Belfast Telegraph

Friday 19 December 2014

Roommates find cash in old couch

Lara Russo, Cally Guasti and Reese Werkhoven sit on the couch in their flat, after returning the cash they found inside it (AP)
Lara Russo, Cally Guasti and Reese Werkhoven sit on the couch in their flat, after returning the cash they found inside it (AP)

Three young US roommates found more than 40,000 dollars (£24,000) in cash in an old sofa they bought from a thrift shop.

And they returned the money to the 91-year-old widow whose couch had been given away.

"We just pulled out envelopes and envelopes," said Cally Guasti, a social worker with Family of Woodstock who shares a flat with two friends in New Paltz, 75 miles north of New York City.

"My mouth was literally hanging open - everybody's was - it was an unfathomable amount."

She told The Associated Press yesterday that she and her friends had bought the beat-up couch and a chair for 55 dollars (£33) at a Salvation Army thrift shop in March.

They noticed the arm cushions were weirdly lumpy. Then, one night in April, one of them, student Reese Werkhoven, of New York City, opened a zipper on one arm and found an envelope.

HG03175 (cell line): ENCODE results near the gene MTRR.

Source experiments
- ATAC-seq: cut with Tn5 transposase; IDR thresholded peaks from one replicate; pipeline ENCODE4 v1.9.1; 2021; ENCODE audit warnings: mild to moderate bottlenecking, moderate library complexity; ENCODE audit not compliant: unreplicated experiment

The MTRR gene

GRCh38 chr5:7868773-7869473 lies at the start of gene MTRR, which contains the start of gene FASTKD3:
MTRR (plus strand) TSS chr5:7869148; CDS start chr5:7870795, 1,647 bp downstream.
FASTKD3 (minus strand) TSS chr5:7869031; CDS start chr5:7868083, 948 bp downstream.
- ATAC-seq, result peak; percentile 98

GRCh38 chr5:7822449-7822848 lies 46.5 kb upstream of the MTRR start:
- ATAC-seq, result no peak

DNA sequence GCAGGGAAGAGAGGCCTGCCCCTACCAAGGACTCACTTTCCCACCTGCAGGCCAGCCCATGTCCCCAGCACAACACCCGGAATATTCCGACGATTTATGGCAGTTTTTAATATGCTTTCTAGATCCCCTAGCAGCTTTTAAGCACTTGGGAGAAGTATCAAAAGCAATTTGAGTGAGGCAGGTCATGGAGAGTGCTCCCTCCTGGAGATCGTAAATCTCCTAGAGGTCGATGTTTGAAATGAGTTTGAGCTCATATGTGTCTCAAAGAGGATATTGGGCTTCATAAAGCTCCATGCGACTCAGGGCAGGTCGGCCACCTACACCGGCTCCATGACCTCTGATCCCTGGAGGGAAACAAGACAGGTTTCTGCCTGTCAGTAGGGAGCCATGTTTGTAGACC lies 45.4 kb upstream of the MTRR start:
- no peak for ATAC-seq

It contained 4,000 dollars (£2,385) in bubble-wrapped bills.

Ms Guasti, Mr Werkhoven and roommate Lara Russo opened the other arm zipper and started finding the treasure stashed inside. They counted it up: 40,800 dollars £24,330).

"We put it all on a bed," Ms Guasti said. "We laid it all out and started counting. And we were screaming. In the morning, our neighbours were like, 'We thought you won the lottery.'"

Later on, Ms Guasti found a deposit slip with a woman's name on it. Ms Werkhoven called her the next morning.

"She said, 'I have a lot of money in that couch and I really need it,'" Ms Guasti said.

They drove to the home of the woman, who turned out to be the elderly woman. She cried in gratitude when they gave her the cash she had hidden away.

The woman's family had donated the couch to the Salvation Army while she was having health problems.

Ms Guasti said the three had considered the option of keeping the money, but decided they could not do that.

"At the end of the day, it wasn't ours," she said. "I think if any of us had used it, it would have felt really wrong."

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